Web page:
The June employment report gave us good news. The country’s economy saw net job creation of 224,000 for the month. This was an improvement over the May figure of just 72,000 new jobs. The May numbers raised fears of an impending economic slowdown. The June numbers reduced those fears.
Buried in the June jobs report are some statistics we found interesting. Among the foreign-born residing in the United States, the labor-force participation rate is 65.8%. The labor-force participation rate is the percentage of a given population over age 16 either having a job or actively looking for a job. For the native-born population, the labor-force participation rate is lower: 62.9%.
The unemployment rate for any group is the percentage of that group’s labor force that does not have a job. For the foreign-born, the unemployment rate is 2.7%, while it’s 4% for the native-born. Foreign-born residents in the United States are more likely to be in the labor force and more likely to be employed than their native-born counterparts.
This makes us different from most nations. The Organization for Economic Co-operation and Development is an international think tank supported by most of the developed nations. Its research indicates that, for 26 of the 33 countries for which data is available, the foreign-born unemployment rate is equal to or higher than the unemployment rate for the native-born. In 19 of the 33 nations, the foreign-born have lower labor-force participation rates than the native-born.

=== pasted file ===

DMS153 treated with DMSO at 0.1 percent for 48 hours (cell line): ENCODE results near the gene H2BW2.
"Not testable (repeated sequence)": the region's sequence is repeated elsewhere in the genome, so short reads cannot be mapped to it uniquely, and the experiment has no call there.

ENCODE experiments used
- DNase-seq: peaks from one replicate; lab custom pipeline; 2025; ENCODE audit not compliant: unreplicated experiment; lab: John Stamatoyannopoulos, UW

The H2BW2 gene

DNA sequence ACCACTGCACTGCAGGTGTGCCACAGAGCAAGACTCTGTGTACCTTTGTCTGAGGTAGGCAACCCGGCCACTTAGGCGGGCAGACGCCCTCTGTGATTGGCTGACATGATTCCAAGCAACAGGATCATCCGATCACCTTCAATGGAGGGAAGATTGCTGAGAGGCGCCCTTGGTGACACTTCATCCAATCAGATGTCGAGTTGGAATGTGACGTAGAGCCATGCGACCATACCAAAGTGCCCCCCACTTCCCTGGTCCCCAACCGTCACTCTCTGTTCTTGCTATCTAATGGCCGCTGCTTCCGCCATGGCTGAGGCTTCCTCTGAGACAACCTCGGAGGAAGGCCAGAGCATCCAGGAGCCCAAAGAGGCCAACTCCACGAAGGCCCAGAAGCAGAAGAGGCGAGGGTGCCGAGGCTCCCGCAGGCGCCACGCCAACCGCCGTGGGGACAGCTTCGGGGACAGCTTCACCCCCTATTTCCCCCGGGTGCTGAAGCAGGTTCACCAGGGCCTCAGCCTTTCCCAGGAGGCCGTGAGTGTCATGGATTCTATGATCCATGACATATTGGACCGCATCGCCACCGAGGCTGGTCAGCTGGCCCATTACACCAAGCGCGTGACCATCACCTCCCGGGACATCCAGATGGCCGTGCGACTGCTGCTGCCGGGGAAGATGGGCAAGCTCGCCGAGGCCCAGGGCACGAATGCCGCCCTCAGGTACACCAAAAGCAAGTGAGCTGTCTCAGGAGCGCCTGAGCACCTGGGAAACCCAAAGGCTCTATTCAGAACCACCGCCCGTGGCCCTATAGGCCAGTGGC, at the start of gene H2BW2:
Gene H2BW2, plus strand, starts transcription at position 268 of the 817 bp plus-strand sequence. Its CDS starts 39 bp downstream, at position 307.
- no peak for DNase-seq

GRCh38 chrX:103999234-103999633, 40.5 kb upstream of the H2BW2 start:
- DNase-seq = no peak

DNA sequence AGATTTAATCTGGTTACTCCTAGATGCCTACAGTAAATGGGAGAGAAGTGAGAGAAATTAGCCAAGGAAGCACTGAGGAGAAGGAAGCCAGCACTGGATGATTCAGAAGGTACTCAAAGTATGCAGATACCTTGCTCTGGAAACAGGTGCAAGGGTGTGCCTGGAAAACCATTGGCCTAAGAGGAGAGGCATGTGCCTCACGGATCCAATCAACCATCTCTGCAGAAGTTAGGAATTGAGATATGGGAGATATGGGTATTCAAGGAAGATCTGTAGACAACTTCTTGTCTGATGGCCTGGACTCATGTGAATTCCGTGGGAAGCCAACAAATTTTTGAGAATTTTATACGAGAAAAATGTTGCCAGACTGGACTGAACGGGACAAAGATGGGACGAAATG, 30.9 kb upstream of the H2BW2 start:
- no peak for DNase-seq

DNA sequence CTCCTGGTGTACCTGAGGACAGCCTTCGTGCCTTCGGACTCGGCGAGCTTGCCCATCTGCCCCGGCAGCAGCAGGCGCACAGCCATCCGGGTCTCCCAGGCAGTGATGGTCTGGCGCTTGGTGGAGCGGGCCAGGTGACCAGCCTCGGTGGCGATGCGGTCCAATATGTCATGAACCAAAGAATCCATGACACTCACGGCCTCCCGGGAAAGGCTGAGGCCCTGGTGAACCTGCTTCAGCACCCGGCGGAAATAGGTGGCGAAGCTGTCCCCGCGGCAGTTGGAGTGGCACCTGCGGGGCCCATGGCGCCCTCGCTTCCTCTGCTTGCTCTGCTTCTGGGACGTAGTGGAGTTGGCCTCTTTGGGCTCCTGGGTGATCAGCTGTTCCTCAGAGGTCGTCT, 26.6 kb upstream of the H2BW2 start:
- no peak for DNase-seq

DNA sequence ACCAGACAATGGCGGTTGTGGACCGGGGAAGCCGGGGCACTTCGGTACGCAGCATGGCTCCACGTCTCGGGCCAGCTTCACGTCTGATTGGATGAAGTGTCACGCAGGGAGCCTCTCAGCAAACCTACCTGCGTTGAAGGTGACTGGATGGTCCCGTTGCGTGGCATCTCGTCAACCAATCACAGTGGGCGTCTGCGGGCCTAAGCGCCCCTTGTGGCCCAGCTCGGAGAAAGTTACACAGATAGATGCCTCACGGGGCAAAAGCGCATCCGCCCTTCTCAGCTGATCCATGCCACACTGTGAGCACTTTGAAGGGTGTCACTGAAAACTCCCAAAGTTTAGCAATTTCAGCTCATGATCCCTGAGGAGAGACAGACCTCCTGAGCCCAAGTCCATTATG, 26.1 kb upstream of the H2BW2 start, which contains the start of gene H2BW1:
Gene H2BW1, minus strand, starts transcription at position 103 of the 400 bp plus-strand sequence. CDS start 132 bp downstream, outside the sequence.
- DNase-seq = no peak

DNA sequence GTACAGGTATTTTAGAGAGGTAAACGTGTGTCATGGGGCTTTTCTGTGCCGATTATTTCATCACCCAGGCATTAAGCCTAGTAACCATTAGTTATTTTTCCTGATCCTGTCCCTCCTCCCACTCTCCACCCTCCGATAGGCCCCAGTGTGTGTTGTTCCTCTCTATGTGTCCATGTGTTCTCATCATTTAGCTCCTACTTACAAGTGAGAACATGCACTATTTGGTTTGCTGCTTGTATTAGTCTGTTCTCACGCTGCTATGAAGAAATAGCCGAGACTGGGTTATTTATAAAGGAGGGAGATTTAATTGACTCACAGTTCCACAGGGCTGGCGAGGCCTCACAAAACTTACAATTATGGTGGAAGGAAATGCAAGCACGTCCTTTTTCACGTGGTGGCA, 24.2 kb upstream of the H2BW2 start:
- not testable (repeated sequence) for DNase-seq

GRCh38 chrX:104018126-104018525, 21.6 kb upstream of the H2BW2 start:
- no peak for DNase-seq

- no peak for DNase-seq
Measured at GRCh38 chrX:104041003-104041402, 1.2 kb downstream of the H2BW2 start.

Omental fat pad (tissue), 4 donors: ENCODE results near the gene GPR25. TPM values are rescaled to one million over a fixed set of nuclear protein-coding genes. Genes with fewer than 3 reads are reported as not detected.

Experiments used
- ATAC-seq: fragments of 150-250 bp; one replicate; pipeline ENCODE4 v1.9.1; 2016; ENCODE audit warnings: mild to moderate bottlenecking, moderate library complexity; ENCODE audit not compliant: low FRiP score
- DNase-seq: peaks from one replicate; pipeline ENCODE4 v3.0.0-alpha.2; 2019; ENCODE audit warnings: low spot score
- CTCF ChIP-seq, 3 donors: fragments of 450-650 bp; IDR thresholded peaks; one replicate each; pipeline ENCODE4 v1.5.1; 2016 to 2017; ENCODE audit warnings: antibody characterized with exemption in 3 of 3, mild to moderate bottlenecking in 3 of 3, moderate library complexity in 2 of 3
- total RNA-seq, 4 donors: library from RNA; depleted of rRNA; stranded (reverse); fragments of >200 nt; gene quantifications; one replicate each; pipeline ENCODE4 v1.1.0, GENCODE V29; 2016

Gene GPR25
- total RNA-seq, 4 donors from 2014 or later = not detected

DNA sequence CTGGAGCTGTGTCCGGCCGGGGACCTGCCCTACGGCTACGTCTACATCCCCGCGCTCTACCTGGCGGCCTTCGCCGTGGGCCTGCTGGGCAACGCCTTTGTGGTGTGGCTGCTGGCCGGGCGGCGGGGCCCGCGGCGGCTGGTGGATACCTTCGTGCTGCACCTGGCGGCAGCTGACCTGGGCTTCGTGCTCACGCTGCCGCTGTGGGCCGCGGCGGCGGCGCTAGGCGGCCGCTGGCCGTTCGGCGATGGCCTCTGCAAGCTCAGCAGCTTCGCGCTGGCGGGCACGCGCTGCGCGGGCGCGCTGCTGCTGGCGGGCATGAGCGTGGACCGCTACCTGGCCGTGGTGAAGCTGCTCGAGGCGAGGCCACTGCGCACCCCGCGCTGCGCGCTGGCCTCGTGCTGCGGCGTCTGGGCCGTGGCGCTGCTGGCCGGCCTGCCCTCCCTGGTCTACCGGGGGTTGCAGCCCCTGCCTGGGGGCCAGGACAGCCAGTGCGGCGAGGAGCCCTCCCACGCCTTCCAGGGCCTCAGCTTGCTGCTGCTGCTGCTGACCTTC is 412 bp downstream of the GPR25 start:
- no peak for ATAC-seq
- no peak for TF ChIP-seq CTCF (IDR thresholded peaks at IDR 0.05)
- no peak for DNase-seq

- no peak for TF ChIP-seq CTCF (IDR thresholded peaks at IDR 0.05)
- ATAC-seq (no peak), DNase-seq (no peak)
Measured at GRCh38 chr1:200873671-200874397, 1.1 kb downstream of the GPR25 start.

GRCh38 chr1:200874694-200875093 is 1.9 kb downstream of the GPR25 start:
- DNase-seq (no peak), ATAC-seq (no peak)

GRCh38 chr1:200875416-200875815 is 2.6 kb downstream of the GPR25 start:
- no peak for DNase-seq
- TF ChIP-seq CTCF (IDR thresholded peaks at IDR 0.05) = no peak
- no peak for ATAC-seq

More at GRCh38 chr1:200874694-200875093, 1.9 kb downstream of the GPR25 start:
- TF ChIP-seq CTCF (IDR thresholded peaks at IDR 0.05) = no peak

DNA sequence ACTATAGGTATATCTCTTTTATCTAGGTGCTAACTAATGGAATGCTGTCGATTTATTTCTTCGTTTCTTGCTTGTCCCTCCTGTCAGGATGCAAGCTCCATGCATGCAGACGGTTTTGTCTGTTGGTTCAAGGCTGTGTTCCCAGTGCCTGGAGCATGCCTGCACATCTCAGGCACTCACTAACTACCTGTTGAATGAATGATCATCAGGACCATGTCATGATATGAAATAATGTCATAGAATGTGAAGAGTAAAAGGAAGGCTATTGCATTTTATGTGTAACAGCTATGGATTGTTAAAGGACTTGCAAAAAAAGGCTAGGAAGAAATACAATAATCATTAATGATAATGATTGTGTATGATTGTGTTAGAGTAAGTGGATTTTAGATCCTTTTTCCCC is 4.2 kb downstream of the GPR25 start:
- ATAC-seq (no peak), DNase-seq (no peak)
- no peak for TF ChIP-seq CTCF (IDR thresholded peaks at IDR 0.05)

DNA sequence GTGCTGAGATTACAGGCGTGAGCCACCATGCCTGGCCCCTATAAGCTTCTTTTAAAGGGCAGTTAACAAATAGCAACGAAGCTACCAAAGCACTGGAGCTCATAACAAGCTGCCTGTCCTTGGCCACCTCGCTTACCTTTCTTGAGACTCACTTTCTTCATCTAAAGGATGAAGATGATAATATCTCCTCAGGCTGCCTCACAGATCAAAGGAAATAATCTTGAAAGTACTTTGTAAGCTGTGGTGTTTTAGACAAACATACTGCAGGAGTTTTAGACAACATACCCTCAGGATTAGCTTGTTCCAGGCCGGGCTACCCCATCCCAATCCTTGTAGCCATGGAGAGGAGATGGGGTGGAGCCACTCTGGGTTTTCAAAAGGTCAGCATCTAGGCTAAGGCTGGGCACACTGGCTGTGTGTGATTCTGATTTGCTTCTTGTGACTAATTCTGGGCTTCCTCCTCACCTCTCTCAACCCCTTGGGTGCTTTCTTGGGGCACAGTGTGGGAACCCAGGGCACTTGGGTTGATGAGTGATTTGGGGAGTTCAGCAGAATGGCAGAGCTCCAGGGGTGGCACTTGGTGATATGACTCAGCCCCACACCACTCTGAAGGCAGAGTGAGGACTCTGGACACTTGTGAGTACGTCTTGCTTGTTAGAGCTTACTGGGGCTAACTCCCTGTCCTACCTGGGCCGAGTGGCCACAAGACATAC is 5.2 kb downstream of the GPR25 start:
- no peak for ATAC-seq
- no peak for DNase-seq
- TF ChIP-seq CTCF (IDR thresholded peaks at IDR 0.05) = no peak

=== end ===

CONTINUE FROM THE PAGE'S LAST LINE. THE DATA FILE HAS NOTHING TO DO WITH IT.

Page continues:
Sweden is a good example. In 2017, the unemployment rate among the native-born was 4.5% but an eye-popping 15.4% among the foreign-born. Moreover, 83.7% of native-born Swedes were in the labor force, while for the foreign-born the participation rate was 78.4%.
The survey the U.S. Bureau of Labor Statistics uses to compile employment data in this country does not ask foreign-born workers their immigration status, so it is likely the numbers incorporate both legal and illegal foreign-born residents. The 2.7% unemployment rate among the foreign-born is a signal that work opportunities are readily available here. This, in our opinion, explains much of the crisis at our southern border. The 2.7% unemployment rate cries out to the whole wide world that a job is available here if you can get in. Like it or not, the USA is still a land of opportunity.•
Bohanon and Curott are professors of economics at Ball State University. Send comments to firstname.lastname@example.org.